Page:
Everyone knows that plants have some pretty good passive defense mechanisms. Learn about plants and their offensive strategies on A Moment of Science.
When you first happen upon that special someone, you start to feel romantic, passionate, giddy and euphoric. These feelings aren’t purely psychological. If we were to take a blood sample, we’d discover high levels of certain chemicals in your blood.
Learn about the love-relationship between salmon and riparian vegetation on this Moment of Science.
“Stone” is actually a misleading word, since we might tend to think of a round, smooth pebble. Although some kidney stones are round and smooth, others are jagged, shaped like tiny starfish.
After digestion, glucose travels throughout the body in the blood stream. It enters all of our cells with the help of a hormone called insulin: insulin picks up the glucose and carries it into each cell, like a groom carrying a bride over the threshold.
The thing is that hair is a lot tougher than skin. So the same chemicals that destroy the hair can also cause serious skin irritation–and possibly even chemical burns–if left on too long.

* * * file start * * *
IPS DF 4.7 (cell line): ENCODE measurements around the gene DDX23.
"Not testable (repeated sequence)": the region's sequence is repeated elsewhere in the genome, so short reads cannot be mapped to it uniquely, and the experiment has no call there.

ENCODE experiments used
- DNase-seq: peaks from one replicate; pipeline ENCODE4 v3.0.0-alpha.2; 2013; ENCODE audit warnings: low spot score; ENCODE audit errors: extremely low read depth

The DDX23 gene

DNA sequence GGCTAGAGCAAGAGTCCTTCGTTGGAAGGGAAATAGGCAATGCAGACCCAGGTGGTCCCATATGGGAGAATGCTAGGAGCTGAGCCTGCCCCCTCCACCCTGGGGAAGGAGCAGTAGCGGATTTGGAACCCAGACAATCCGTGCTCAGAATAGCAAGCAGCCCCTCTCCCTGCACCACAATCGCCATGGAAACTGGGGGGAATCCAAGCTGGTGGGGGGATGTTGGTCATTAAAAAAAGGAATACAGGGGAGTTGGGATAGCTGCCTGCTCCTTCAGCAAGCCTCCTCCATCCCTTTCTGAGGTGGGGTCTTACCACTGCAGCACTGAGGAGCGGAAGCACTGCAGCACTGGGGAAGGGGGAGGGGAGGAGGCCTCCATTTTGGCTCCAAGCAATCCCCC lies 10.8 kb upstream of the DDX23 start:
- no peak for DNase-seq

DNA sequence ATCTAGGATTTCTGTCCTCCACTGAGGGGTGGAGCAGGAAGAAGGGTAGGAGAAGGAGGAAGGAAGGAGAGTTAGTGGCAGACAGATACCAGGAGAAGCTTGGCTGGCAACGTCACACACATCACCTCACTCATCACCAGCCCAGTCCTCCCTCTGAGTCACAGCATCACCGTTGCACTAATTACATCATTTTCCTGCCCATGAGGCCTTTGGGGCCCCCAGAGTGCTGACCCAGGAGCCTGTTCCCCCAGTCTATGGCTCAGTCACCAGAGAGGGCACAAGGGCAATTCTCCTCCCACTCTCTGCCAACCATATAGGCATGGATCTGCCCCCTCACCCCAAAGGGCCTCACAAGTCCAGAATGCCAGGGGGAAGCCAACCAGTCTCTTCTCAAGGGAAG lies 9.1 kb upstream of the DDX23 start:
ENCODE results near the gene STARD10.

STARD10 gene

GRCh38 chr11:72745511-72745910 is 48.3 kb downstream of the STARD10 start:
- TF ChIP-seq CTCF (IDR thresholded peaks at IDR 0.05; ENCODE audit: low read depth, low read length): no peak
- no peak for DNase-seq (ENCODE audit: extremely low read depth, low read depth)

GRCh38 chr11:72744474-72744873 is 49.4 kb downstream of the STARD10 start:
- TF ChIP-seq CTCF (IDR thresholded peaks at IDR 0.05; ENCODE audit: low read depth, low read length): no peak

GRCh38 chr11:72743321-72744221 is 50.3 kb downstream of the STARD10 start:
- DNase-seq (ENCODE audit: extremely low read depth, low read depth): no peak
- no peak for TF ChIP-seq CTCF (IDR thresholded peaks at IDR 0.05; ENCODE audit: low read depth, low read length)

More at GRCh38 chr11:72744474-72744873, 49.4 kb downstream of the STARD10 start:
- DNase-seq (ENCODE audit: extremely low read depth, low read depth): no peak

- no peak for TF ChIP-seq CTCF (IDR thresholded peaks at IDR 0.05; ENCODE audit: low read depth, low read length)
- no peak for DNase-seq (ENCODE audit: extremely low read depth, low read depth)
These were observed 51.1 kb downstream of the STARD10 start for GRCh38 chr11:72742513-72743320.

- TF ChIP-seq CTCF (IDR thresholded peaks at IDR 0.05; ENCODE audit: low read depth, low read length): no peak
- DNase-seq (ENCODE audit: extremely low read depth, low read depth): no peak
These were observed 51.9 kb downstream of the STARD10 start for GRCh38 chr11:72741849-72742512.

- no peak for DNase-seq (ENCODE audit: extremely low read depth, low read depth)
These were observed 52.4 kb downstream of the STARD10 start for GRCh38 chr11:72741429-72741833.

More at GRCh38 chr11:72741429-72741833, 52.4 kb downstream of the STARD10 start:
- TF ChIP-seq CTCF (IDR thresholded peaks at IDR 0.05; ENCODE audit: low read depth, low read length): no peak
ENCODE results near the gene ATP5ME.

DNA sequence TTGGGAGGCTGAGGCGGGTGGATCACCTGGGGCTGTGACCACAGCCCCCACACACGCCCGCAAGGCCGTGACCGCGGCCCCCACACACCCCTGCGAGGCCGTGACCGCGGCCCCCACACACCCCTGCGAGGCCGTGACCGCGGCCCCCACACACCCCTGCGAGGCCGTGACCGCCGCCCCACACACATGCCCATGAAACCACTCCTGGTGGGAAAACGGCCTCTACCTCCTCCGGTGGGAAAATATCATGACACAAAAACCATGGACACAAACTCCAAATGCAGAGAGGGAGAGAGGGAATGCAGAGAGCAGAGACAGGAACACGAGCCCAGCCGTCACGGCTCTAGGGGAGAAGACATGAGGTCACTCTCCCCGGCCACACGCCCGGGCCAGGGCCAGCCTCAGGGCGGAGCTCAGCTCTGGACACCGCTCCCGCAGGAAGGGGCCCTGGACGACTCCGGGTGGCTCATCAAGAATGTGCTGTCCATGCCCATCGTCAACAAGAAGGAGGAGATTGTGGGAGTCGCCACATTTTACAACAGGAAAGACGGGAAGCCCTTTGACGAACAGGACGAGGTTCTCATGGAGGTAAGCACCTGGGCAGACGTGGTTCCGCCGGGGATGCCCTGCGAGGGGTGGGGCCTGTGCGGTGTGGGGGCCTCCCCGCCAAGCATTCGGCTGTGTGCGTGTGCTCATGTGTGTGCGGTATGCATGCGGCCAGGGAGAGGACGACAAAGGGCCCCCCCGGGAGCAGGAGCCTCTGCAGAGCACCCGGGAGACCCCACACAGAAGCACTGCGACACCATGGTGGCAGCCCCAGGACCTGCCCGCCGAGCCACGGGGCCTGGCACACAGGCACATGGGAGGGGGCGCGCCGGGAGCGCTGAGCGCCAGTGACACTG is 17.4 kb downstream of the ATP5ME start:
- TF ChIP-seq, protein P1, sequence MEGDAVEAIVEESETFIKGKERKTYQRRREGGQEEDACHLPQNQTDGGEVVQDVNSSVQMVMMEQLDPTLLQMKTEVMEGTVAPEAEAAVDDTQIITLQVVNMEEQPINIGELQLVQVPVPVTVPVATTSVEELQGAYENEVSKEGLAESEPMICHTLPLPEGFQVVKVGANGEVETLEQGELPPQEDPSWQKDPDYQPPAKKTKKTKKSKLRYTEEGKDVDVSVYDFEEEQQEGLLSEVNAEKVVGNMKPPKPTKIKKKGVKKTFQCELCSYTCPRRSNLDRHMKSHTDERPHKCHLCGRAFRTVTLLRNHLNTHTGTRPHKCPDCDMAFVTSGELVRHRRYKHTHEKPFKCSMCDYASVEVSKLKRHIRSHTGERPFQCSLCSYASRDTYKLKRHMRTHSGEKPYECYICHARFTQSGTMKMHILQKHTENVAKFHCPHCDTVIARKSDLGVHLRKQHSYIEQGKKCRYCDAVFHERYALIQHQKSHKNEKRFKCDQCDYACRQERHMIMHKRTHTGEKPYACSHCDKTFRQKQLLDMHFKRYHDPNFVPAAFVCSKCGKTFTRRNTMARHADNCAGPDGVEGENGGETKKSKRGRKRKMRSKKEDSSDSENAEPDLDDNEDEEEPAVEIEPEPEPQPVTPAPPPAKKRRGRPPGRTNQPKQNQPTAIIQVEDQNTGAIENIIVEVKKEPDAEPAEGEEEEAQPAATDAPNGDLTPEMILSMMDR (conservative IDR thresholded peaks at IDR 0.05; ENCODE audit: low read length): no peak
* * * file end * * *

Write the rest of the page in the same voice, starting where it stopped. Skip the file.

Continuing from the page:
In the real world, some caterpillars and plants engage in a deadly struggle for survival. We’re talking full-scale battle, involving chemical weapons no less.
Thanks to clothes moths and their fabric devouring larvae, your expensive Scottish wool sweater may one day resemble Swiss cheese.
The sweet taste of a substance has to do with how well the molecules that make up the substance chemically bind with the sweet taste receptors in our mouth. The amount of energy released when we metabolize this substance, is measured in calories.
At the University of California , David Julius and his research team have been making some interesting discoveries involving tongue receptors and a substance contained in chili peppers. They found that this substance activates the same receptors that senses heat.